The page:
May 25 2011

Soupe à l’Oseille

Published by Christine at 11:09 am under Soups,Vegetarian

Another quick midweek thought, what with all those beautiful greens I bought over the weekend. After making those wonderful dumplings on Sunday, I still had a bunch of sorrel and watercress left. So today, because the weather was still this side of awful, I thought soup was in order.

I recently wrote about a beautiful green soup, and this one is equally beautiful and green, but tastes nothing like potage St. Germain. Soupe à l’oseille is sorrel soup, and is a fairly standard dish to be making in France when sorrel is at its peak (spring) and the skies are still prone to holding back on the promise of summer. All you need are a couple of potatoes, an onion, some milk, and you’re in business. Sorrel is a lovely, acidic-tasting leaf, which is most often served in soups or sauces, or as a stuffing for salmon (another spectacular, classic French dish). If you’ve never had any before, try some, I promise you won’t regret it. Sorrel rules.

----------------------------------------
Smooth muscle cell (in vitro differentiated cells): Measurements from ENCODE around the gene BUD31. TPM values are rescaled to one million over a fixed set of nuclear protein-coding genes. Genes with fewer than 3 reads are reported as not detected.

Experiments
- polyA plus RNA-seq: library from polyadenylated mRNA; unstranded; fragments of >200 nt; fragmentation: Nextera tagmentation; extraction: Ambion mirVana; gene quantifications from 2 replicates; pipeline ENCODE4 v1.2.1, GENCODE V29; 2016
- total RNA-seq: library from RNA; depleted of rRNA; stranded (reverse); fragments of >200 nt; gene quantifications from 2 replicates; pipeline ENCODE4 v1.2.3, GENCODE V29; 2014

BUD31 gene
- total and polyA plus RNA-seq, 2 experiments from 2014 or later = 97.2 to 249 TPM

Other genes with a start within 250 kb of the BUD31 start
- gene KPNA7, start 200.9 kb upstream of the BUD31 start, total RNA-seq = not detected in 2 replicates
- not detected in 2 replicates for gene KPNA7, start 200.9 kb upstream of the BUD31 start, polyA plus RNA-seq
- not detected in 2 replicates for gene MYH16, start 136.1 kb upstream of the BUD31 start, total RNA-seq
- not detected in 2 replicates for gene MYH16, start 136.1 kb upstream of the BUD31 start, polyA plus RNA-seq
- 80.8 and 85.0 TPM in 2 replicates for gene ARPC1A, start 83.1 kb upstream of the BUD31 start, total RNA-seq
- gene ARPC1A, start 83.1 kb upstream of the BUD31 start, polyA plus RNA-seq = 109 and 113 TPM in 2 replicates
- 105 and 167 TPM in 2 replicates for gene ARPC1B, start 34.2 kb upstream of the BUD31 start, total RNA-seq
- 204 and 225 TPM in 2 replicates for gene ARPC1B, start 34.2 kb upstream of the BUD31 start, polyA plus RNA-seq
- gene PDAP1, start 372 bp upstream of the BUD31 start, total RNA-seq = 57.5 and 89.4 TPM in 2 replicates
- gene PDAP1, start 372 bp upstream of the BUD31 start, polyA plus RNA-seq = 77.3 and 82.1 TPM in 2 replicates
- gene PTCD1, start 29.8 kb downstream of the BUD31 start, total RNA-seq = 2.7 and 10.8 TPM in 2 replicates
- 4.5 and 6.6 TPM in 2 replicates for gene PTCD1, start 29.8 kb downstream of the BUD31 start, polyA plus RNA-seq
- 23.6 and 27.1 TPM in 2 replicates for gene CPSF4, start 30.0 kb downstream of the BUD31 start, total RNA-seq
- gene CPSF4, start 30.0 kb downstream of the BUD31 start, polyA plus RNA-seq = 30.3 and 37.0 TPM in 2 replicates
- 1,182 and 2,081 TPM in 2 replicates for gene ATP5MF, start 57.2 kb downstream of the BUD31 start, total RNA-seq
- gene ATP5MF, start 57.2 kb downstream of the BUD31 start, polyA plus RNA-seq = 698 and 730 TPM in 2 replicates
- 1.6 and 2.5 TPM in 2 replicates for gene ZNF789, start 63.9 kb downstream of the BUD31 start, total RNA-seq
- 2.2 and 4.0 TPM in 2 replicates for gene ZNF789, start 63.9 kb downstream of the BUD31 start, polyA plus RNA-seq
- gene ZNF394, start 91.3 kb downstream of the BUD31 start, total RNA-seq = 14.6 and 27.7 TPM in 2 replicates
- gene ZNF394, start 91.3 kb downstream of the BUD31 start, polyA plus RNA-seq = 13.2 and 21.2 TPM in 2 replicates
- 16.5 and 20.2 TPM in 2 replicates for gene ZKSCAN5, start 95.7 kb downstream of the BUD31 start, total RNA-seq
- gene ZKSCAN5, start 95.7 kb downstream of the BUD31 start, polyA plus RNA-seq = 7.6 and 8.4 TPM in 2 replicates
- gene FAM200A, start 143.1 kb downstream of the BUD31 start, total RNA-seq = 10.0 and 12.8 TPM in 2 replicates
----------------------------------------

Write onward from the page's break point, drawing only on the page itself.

I’m not the only one to think so; I’m pretty sure these guys would agree with me:



Soupe à l’oseille
(Sorrel Soup)

4 cups washed, stemmed and chopped sorrel
2 medium potatoes (e.g. Yukon Gold)
1 onion
1 Tbsp oil
1 Tbsp butter
2 cups broth
1 cup milk or half & half
salt and pepper to taste

Melt oil and butter in Dutch oven. Coarsely chop potatoes and onion and sauté until tender, about 10-12 min. Add sorrel and cook until wilted, about 2 min. Add broth and bring to a simmer. Cover and cook about 10 min. Remove from heat and let cool about 20 min. Pour in blender, or use an immersion blender, and process until smooth. Return to pot and add milk. Reheat gently, taking care not to boil the soup. Serve immediately, with croutons and a dollop of crème fraîche, if desired. You can also serve this soup cold, in which case you should make it the day before and chill thoroughly before serving.

Leaves and Roots

Hot Potato

Prêt à Manger

I served Pasta Putanesca as the main course, and a salad of beets, chickpeas and radish sprouts, lightly dressed with apple cider vinegar, walnut oil and fleur de sel. Not too shabby.

Eat your colors, I always say.


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